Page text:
With marijuana reforms sweeping the US, cannabis investors and entrepreneurs are getting rich, while patients and stoners in dozens of US states legally enjoy all manner of tinctures, vape pens, edibles, and flowers. But there’s a cruel footnote to the story of legalization: The people who are still saddled with cannabis convictions. Prior convictions for possessing or selling the plant can still prevent people from landing jobs, renting apartments, or getting loans. What’s more, a disproportionate number of those affected with convictions are black and Latino.
Legalization measures in the US are often coupled with laws allowing people with convictions to petition to have them reduced (say, from a felony to a misdemeanor) or erased altogether. But the process, known as expungement, thus far has required a great deal of paperwork and access to legal assistance. Social justice organizations hold free expungement clinics where lawyers work pro-bono, but many of those affected by prior convictions may not even be aware they’re eligible to apply to have their records cleared.
Now the city of San Francisco and the non-profit organization Code for America have proven expungement can be vastly simplified. On Monday (Feb. 25), San Francisco district attorney George Gascón announced that officials will reduce or erase more than 8,000 cannabis convictions that were automatically identified with an algorithm developed by Code for America for its program, called Clear My Record.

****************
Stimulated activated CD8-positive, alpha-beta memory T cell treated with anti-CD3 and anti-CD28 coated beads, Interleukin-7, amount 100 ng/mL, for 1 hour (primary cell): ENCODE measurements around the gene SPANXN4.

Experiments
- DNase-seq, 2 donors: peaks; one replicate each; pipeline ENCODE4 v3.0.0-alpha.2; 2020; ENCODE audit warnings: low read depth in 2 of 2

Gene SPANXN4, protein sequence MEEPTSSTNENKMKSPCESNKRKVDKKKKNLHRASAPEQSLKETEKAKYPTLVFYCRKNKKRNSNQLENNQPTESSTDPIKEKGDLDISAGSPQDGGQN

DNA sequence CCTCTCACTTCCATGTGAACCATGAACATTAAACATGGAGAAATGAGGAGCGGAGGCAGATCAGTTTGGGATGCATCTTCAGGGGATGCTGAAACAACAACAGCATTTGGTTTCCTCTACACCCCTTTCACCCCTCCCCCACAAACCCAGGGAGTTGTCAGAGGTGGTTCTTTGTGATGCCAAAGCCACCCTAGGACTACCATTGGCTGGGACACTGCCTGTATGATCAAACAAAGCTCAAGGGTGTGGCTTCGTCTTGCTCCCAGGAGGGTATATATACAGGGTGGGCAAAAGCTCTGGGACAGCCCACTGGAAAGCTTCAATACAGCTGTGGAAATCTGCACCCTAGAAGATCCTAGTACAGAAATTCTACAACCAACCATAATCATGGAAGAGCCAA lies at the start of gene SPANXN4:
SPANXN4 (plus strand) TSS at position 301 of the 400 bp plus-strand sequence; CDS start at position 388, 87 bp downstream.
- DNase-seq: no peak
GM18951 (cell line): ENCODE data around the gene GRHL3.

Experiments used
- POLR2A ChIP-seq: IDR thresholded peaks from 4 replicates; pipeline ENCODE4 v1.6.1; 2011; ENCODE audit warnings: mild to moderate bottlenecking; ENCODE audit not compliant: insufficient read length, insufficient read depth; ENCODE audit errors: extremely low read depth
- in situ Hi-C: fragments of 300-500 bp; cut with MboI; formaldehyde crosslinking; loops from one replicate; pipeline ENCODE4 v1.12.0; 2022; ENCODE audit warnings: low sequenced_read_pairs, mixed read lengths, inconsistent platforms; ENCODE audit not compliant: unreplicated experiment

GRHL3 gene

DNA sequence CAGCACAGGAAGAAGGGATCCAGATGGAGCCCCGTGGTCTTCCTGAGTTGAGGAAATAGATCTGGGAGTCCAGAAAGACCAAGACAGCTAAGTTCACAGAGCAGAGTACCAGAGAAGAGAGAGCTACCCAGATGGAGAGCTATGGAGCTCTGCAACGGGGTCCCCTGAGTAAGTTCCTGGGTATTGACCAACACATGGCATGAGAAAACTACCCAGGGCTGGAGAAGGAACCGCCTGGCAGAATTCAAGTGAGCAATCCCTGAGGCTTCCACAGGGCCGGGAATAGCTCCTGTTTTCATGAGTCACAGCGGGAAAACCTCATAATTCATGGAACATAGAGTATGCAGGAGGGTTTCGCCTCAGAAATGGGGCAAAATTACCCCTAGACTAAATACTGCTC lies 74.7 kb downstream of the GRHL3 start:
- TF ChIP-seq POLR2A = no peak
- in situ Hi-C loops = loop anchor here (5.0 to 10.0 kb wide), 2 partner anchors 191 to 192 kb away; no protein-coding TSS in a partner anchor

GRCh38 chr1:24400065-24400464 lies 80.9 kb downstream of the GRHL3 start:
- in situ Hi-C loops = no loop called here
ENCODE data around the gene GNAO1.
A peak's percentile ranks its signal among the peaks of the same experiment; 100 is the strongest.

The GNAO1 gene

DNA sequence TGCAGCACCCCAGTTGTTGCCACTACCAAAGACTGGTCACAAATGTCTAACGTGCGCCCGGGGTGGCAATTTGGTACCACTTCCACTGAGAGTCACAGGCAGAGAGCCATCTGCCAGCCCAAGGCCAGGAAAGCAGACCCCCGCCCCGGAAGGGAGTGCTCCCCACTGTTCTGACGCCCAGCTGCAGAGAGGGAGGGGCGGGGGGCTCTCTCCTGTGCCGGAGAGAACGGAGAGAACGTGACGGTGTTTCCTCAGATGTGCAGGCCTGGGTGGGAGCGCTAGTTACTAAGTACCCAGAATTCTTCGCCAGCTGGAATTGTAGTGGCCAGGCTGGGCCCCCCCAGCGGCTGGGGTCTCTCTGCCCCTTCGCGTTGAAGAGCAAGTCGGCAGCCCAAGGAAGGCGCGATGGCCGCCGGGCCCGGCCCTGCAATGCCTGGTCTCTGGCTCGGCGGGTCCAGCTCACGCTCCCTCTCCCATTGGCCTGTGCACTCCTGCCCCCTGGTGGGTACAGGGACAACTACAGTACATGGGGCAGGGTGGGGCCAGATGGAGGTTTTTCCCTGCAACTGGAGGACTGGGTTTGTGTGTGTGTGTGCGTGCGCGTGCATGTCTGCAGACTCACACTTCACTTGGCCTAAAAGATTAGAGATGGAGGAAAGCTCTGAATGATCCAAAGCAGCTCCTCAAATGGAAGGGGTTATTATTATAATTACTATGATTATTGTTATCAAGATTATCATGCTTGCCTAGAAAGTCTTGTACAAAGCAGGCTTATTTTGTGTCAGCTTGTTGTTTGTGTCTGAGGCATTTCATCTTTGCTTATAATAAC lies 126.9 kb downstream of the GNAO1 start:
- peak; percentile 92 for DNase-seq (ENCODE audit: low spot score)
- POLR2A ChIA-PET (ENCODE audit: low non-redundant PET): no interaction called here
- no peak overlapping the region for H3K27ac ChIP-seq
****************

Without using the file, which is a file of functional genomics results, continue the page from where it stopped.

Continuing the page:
With all due respect for the software engineers who created the program, “it’s just not rocket science,” said Code for America founder and director Jennifer Pahlka. “Ninety-nine percent of the work is human, bureaucratic, changing people’s minds about how things should be done.”
Once coders can access the data in bulk, she said, the algorithm itself is a basic one.
The San Francisco DA’s office announced its partnership with Code for America in May of 2018, and this week Gascón told the San Francisco Chronicle the work of identifying eligible expungement cases was completed under budget and ahead of schedule—a rare bureaucratic victory in California cannabis, which has been notoriously mired in red tape.
Pahlka said Code for America is already working with four other counties in a pilot program for Clear My Record, and will then publish a “blueprint” to allow counties nationwide to take advantage of their learnings. (In the meantime, Clear My Record also has an online interface to help individuals through the process, connecting them to legal help, walking them through the filing steps, and nudging them to completion with text messages.)
“Our goal is to convince the world that government can do these things at scale,” she said. “It’s not that hard. We just have to think differently about process, about technology, and about justice.”